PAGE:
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Laugh It Up

Kelly McInerney

Name: Kelly McInerney

Socials: Twitter/Instagram

TrunkSpace: Was comedy always in the cards? Were you a “funny” kid, even at an early age?
McInerney: It kind of was, yeah. I think I didn’t realize it at first but I was always obsessed with comedy. Jim Carrey was my idol as a kid. I was pretty quiet though – didn’t act out – but I was the quiet but funny type in that I was funny with my friends and if people asked me questions, I just wasn’t the big, loud class clown.

TrunkSpace: When did you decide to pursue stand-up comedy as a career and did you make a plan for how you would attack things?
McInerney: I decided to pursue stand-up around 2010. I had been doing improv a while but there comes a point where you’re like, “I don’t want to blame someone else for a shitty show,” and stand-up is just you and you get to write. I didn’t have a set plan… just did as many mics and shows as I could while doing improv too, and eventually I just decided to focus primarily on stand-up.

TrunkSpace: How long did it take for you to discover your voice as a comic?
McInerney: I don’t think it took me long. I always had a certain type of humor I gravitated to even as a kid, so it came kind of second hand when I started to do it.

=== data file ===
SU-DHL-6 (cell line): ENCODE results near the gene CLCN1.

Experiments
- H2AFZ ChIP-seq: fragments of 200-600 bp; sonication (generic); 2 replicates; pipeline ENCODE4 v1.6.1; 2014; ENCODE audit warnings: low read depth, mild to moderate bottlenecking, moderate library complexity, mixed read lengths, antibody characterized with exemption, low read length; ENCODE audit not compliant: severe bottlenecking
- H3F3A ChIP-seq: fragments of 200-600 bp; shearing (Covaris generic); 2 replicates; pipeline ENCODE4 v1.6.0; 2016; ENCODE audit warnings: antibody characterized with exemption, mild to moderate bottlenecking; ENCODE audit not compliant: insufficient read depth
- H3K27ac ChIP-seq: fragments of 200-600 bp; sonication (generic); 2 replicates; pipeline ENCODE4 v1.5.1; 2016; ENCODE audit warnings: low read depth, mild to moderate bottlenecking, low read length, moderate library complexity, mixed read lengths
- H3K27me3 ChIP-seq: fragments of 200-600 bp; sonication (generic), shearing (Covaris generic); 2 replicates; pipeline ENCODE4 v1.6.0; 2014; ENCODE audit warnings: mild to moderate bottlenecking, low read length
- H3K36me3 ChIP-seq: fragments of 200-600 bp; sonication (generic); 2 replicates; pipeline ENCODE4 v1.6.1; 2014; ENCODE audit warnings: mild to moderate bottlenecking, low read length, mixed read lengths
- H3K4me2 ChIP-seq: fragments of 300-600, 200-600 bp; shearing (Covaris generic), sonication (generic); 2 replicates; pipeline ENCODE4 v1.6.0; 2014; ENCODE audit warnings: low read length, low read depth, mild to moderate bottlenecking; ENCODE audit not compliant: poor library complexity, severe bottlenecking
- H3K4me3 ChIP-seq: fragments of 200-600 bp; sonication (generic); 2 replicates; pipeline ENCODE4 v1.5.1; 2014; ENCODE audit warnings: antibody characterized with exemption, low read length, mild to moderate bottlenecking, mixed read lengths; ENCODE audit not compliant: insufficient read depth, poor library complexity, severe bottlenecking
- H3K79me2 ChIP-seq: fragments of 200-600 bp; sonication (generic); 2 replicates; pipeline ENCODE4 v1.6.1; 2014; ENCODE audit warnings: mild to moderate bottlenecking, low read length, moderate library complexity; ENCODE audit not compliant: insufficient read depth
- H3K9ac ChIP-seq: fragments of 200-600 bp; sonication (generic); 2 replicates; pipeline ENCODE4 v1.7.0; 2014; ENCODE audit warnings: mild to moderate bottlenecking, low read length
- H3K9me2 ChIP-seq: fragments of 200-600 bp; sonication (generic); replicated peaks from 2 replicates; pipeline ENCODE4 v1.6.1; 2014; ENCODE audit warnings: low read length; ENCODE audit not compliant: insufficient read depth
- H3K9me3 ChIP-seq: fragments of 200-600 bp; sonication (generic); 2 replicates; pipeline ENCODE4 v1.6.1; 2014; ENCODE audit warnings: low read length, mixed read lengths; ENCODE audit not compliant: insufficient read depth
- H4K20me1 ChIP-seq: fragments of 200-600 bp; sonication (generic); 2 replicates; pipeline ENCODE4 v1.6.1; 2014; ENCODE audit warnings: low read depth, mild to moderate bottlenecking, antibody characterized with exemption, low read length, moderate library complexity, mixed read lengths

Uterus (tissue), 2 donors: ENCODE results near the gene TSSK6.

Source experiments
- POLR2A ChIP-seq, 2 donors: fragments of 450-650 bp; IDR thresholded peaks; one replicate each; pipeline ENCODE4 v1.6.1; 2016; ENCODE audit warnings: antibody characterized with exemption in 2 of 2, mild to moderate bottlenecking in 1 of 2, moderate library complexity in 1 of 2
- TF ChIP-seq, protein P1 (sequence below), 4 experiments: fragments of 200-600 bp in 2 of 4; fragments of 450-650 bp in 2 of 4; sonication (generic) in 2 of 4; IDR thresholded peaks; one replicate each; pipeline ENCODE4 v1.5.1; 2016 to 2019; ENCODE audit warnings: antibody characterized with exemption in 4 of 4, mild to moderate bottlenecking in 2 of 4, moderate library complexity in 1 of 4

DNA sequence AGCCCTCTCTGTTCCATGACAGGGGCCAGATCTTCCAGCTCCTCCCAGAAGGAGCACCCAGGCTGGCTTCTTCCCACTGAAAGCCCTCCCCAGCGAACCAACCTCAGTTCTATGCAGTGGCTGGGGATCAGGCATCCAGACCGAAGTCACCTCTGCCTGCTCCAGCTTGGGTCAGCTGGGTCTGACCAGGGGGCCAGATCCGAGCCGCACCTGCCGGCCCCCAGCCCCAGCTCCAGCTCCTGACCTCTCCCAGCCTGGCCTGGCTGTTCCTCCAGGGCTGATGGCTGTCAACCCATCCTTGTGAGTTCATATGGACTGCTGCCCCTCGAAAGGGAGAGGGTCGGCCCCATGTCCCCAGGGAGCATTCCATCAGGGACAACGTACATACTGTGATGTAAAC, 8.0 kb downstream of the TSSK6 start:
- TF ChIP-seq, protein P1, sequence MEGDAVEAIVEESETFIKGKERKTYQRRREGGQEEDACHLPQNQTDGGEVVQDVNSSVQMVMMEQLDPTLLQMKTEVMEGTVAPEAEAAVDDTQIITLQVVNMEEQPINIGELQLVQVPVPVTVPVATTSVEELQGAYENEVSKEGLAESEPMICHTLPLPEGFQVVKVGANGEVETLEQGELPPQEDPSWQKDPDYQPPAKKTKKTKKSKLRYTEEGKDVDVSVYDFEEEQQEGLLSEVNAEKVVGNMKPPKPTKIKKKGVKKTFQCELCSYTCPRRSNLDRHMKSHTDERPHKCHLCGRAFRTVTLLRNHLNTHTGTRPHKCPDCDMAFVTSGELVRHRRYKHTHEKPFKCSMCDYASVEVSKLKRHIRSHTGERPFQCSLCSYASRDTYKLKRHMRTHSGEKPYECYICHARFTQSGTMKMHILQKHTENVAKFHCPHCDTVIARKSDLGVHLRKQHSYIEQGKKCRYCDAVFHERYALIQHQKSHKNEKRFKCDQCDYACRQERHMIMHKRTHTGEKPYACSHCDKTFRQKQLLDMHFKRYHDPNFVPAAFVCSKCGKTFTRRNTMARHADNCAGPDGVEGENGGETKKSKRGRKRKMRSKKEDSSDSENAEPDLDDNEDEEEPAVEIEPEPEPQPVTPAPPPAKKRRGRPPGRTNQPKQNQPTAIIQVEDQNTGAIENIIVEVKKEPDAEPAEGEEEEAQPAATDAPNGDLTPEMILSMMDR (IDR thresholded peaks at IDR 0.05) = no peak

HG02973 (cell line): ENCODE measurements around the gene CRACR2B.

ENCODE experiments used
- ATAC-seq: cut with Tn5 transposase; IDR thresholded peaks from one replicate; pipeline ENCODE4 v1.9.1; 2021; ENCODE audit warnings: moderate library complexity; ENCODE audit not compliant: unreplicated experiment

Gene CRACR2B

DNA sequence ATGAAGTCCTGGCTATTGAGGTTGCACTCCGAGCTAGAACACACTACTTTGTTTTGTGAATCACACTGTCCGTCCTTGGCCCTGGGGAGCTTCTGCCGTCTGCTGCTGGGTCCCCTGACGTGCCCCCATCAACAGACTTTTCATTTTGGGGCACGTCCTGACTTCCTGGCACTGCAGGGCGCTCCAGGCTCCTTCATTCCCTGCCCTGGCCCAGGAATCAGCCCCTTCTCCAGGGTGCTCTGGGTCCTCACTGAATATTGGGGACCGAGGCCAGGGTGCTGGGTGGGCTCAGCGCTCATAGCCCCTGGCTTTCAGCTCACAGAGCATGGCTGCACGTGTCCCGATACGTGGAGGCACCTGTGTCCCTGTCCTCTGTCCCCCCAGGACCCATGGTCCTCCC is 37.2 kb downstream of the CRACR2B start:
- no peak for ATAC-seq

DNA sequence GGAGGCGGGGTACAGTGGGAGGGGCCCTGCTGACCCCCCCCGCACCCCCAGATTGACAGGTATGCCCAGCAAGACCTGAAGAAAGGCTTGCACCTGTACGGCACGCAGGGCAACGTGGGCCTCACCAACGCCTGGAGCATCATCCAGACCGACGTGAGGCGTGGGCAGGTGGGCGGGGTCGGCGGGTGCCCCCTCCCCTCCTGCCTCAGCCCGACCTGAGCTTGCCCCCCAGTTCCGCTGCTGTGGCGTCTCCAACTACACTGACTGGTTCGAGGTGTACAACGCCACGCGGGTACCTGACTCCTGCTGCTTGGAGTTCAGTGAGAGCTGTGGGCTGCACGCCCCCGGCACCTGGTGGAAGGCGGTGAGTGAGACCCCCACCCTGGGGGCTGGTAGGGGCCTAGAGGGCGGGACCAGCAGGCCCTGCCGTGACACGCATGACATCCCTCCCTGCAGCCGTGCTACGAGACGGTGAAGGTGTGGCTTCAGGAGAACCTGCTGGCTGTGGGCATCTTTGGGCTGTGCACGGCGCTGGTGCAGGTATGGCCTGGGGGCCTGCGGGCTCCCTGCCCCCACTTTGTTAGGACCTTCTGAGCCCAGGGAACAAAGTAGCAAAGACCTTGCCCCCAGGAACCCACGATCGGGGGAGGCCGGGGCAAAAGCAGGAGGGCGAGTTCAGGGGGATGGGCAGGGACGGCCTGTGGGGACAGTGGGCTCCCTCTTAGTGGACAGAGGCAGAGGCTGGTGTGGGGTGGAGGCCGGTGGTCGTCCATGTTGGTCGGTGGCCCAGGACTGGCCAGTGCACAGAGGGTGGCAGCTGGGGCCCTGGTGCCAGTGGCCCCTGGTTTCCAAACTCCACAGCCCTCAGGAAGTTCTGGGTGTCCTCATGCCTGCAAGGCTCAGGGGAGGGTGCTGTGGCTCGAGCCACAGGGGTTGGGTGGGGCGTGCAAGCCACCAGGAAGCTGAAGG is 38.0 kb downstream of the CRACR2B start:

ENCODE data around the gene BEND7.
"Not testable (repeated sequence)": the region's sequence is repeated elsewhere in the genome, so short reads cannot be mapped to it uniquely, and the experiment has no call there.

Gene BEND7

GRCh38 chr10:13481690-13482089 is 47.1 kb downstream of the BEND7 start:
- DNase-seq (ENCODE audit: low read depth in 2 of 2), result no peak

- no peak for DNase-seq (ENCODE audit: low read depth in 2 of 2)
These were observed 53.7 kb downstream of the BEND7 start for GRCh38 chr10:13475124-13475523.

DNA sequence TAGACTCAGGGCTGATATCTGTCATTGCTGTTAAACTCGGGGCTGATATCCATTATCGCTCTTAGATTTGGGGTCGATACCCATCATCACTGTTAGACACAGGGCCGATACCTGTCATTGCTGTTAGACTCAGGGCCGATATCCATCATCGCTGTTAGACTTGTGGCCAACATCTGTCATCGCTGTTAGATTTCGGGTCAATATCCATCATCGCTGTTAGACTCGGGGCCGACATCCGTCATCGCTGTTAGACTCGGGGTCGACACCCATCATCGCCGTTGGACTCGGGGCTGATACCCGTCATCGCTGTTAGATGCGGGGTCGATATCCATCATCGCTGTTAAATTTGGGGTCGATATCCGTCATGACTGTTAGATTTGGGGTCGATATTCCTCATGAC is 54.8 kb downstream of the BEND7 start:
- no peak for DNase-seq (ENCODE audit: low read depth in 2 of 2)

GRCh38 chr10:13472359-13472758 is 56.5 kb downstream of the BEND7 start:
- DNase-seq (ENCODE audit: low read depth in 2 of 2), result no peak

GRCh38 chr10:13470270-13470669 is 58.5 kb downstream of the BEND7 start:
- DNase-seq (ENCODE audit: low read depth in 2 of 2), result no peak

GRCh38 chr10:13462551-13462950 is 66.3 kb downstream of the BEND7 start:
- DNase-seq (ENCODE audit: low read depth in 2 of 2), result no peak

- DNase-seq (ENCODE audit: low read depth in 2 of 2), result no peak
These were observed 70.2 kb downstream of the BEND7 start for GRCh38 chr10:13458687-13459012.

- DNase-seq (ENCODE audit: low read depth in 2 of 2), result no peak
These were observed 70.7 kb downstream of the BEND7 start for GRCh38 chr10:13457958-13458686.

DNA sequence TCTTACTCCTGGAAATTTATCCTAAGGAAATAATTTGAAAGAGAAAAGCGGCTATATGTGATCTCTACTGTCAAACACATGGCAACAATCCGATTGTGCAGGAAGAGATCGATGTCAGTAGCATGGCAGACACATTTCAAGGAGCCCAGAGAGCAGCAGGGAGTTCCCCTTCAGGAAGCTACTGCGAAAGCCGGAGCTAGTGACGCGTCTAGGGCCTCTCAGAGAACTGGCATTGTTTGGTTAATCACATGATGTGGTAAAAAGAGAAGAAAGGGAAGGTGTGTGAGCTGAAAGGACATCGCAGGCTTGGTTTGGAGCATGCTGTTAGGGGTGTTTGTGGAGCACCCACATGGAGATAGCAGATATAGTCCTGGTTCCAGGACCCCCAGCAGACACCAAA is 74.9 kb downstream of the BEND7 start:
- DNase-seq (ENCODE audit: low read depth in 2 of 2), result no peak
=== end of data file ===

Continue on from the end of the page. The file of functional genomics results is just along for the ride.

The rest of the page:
TrunkSpace: Is the approach you take now on stage different from the approach you took when you first started out? Is it one act that grew into itself or would you consider them two completely different acts?
McInerney: I think my voice is louder now, both literally and the figuratively. Starting out I would just wing every joke but now I try to focus more on the technical aspect, like connecting jokes and if this bit is funny how can a make a similar bit, etc, etc.

TrunkSpace: Is the neon “Open” sign in your brain always turned on, and by that we mean, are you always writing and on alert for new material?
McInerney: Yes and no. I always look for premises but sometimes it’s hard to flesh out the joke. Sometimes I’ll have a funny premise and just hold onto it for months or years until I can grow a solid fun joke out of it.

TrunkSpace: How much work goes into a joke before it’s ready to be tested out in front of a live audience?
McInerney: Some jokes are immediately funny – a lot of those are the one-liners. A lot of times the silly, dumb jokes are just very easy to do off the bat as well. It’s the smarter ones that take a bit to rework and polish off into a funny. Also the ones that are based in tragedy or a serious topic that turns into a funny bit also sometimes takes a bit to rework and sometimes those darker ones don’t work in front of certain audiences.

TrunkSpace: If a joke doesn’t seem to be working, how many chances do you give it in a live setting before you decide to rework it or move on from it altogether?
McInerney: Probably a handful of times – not long. I think you can feel it in the air if an audience kind of likes the way it’s going, but it’s “not there yet” versus “nobody gets the premise,” I’m gonna trash it. Sometimes I don’t trash it though and just save it for a future premise that ends up working better.

TrunkSpace: Is it possible to kill one night and bomb the next with essentially the same set, and if so, what do you chalk that up as?